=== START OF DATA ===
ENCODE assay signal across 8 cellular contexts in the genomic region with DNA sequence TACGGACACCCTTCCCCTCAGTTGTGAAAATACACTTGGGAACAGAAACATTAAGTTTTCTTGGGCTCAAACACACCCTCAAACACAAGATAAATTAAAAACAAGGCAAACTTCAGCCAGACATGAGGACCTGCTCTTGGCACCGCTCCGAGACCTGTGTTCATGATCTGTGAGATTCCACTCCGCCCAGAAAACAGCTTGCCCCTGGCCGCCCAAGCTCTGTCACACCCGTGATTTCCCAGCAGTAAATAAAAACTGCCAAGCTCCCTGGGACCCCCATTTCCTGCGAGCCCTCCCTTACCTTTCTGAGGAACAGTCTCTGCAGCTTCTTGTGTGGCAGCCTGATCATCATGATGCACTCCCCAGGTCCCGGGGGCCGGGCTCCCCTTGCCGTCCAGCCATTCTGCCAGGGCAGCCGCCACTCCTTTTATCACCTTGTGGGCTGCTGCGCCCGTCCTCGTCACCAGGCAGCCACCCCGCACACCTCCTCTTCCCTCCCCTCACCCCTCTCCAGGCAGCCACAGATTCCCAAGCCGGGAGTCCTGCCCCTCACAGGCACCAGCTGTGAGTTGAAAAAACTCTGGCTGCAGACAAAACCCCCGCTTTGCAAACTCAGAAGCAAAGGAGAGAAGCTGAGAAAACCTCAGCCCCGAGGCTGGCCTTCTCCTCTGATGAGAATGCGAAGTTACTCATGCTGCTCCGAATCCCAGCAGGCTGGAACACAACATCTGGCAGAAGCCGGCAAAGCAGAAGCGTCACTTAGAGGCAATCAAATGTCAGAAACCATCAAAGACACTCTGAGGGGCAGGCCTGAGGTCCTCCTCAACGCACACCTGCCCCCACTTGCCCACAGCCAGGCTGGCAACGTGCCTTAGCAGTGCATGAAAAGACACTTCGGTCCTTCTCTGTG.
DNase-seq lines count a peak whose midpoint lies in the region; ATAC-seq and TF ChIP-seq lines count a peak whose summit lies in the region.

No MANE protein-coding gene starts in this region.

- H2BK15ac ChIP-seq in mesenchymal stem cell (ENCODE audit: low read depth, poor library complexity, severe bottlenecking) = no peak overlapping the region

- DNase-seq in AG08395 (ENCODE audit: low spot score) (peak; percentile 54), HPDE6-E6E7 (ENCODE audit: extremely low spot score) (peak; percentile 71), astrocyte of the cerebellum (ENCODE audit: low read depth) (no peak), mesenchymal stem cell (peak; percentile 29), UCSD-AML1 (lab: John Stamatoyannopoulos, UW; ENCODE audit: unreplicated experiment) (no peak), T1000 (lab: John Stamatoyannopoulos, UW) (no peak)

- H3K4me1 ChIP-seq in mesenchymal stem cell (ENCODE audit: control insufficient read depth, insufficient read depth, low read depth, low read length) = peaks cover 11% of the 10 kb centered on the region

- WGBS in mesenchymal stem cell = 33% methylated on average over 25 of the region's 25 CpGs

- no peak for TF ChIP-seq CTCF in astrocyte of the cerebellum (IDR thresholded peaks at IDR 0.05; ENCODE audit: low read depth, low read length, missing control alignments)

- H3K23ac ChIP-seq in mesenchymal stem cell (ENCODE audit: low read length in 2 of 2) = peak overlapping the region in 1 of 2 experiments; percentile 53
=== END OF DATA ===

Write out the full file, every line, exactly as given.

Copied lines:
ENCODE assay signal across 8 cellular contexts in the genomic region with DNA sequence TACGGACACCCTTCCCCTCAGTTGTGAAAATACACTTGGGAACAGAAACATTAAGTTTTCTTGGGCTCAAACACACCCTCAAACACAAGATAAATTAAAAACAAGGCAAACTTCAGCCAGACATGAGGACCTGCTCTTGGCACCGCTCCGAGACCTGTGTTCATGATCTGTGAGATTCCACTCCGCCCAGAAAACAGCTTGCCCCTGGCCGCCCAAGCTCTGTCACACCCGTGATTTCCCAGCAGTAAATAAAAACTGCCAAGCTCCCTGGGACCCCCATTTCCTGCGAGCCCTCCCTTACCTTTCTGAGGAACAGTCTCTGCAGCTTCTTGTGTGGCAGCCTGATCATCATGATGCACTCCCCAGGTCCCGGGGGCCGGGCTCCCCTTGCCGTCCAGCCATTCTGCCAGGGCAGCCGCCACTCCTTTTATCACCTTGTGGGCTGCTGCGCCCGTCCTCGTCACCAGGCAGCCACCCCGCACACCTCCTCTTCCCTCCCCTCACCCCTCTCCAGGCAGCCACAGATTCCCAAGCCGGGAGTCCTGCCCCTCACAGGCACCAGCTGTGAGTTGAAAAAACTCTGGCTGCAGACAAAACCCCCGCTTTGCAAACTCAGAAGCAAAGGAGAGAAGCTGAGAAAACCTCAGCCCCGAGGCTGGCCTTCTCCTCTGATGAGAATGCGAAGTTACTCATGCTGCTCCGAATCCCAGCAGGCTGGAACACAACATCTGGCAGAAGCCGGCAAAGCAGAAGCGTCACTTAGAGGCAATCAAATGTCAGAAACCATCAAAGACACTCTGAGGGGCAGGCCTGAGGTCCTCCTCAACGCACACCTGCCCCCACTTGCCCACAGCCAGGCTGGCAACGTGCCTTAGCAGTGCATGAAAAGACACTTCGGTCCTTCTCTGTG.
DNase-seq lines count a peak whose midpoint lies in the region; ATAC-seq and TF ChIP-seq lines count a peak whose summit lies in the region.

No MANE protein-coding gene starts in this region.

- H2BK15ac ChIP-seq in mesenchymal stem cell (ENCODE audit: low read depth, poor library complexity, severe bottlenecking) = no peak overlapping the region

- DNase-seq in AG08395 (ENCODE audit: low spot score) (peak; percentile 54), HPDE6-E6E7 (ENCODE audit: extremely low spot score) (peak; percentile 71), astrocyte of the cerebellum (ENCODE audit: low read depth) (no peak), mesenchymal stem cell (peak; percentile 29), UCSD-AML1 (lab: John Stamatoyannopoulos, UW; ENCODE audit: unreplicated experiment) (no peak), T1000 (lab: John Stamatoyannopoulos, UW) (no peak)

- H3K4me1 ChIP-seq in mesenchymal stem cell (ENCODE audit: control insufficient read depth, insufficient read depth, low read depth, low read length) = peaks cover 11% of the 10 kb centered on the region

- WGBS in mesenchymal stem cell = 33% methylated on average over 25 of the region's 25 CpGs

- no peak for TF ChIP-seq CTCF in astrocyte of the cerebellum (IDR thresholded peaks at IDR 0.05; ENCODE audit: low read depth, low read length, missing control alignments)

- H3K23ac ChIP-seq in mesenchymal stem cell (ENCODE audit: low read length in 2 of 2) = peak overlapping the region in 1 of 2 experiments; percentile 53